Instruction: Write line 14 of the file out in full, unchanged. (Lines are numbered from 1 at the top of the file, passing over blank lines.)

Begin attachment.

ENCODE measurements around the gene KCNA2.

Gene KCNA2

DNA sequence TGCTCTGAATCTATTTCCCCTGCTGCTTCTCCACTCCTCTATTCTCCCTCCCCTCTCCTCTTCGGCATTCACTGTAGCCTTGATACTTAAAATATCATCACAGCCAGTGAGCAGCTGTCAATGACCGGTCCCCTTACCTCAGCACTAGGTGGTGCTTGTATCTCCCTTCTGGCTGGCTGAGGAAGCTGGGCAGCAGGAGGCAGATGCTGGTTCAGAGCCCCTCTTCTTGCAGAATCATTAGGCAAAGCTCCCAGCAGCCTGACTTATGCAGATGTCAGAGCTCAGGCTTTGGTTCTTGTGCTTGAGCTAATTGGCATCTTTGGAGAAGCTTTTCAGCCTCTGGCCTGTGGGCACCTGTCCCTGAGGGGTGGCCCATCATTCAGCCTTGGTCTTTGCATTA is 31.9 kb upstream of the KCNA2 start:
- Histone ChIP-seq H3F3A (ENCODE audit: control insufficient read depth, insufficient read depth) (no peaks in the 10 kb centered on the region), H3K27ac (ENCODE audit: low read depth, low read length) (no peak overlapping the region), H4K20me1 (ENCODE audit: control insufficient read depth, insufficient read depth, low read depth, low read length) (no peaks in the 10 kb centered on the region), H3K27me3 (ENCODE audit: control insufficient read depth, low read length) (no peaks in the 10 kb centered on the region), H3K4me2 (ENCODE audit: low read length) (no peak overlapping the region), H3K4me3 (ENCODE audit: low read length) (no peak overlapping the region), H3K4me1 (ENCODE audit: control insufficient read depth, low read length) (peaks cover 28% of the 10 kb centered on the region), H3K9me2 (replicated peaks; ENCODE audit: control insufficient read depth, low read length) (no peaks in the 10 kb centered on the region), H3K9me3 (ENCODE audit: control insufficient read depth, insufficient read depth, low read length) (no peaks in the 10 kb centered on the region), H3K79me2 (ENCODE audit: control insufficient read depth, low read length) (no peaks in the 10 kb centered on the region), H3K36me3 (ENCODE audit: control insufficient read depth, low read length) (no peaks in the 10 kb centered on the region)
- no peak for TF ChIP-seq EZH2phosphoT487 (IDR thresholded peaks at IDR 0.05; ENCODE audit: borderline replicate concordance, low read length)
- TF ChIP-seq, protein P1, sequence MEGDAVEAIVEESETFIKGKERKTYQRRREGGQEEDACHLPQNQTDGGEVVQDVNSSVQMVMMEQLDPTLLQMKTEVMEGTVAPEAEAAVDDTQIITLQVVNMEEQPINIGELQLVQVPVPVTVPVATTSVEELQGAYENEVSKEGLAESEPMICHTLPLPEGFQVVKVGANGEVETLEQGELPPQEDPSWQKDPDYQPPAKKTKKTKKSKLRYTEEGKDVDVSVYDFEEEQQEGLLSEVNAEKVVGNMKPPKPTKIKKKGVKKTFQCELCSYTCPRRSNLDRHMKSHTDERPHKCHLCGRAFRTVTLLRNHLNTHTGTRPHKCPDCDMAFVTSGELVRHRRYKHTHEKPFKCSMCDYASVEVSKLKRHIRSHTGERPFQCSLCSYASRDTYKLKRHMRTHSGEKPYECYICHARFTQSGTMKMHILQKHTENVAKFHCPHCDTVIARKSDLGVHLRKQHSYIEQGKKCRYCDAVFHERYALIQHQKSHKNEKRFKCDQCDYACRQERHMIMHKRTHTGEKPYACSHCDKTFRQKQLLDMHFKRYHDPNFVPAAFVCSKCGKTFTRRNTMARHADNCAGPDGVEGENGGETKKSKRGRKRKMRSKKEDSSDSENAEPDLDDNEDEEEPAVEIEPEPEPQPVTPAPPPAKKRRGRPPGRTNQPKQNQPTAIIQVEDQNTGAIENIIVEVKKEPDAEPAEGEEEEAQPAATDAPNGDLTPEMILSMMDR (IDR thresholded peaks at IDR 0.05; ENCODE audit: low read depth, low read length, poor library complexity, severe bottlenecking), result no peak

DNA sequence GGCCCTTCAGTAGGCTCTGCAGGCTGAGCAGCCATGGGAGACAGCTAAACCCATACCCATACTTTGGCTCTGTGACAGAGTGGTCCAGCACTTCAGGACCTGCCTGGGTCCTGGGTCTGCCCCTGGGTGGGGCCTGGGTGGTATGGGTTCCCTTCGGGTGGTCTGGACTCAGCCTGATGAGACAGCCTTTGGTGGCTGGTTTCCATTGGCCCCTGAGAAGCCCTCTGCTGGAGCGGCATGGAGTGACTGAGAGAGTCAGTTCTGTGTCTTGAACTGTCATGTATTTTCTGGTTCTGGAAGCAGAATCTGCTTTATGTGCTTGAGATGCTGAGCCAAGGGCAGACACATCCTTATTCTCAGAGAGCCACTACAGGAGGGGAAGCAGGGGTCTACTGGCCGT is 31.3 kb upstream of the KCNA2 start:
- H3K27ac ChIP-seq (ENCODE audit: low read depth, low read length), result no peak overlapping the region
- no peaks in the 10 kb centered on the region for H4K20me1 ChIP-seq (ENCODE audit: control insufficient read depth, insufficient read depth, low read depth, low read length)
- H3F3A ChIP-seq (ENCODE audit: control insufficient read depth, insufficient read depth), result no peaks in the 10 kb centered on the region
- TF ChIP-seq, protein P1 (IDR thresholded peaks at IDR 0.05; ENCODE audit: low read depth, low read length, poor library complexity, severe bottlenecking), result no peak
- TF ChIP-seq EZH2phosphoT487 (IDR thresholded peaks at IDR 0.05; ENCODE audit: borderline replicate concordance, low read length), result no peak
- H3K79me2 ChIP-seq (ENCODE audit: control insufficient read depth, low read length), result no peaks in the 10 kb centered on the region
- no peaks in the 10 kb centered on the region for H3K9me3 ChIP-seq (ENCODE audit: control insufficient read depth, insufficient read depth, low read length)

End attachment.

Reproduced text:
- no peaks in the 10 kb centered on the region for H3K9me3 ChIP-seq (ENCODE audit: control insufficient read depth, insufficient read depth, low read length)